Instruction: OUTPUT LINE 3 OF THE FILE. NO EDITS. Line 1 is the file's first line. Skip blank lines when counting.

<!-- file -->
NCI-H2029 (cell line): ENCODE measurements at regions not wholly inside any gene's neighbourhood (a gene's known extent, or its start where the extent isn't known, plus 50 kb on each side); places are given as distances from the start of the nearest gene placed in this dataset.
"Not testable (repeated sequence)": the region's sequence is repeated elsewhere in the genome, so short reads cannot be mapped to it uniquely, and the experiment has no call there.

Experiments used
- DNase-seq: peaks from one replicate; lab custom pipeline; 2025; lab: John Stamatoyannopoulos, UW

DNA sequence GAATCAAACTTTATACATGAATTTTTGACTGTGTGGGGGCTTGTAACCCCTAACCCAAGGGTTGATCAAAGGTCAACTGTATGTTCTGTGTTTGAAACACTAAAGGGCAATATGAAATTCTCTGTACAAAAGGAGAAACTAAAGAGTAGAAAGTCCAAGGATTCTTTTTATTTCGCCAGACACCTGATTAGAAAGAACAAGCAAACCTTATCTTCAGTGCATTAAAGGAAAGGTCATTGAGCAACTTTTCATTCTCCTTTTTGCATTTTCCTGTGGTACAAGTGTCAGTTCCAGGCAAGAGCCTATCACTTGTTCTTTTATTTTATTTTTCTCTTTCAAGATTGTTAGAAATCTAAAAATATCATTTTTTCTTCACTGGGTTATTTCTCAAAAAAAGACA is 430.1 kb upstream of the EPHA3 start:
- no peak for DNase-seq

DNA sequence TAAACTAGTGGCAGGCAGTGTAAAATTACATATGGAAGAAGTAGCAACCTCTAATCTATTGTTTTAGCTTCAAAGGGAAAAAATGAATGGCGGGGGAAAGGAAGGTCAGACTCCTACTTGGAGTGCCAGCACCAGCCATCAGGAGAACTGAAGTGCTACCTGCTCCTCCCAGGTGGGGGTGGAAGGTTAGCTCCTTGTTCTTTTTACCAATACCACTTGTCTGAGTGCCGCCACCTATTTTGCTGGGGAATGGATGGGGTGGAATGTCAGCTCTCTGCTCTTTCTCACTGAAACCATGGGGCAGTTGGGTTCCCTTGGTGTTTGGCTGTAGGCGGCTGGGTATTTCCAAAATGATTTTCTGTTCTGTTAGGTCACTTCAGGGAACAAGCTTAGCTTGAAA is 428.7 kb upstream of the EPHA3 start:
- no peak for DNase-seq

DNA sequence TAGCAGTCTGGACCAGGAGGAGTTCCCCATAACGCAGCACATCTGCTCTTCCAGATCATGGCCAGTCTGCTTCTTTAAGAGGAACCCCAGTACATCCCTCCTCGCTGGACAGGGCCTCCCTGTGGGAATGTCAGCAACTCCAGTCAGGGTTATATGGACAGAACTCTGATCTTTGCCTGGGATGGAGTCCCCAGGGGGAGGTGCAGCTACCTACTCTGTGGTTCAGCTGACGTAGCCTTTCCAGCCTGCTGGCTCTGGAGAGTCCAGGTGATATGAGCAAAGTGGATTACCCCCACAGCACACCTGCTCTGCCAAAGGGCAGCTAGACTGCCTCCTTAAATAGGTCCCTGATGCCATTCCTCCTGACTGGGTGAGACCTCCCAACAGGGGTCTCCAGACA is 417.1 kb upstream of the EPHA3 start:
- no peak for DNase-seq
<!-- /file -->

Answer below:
Experiments used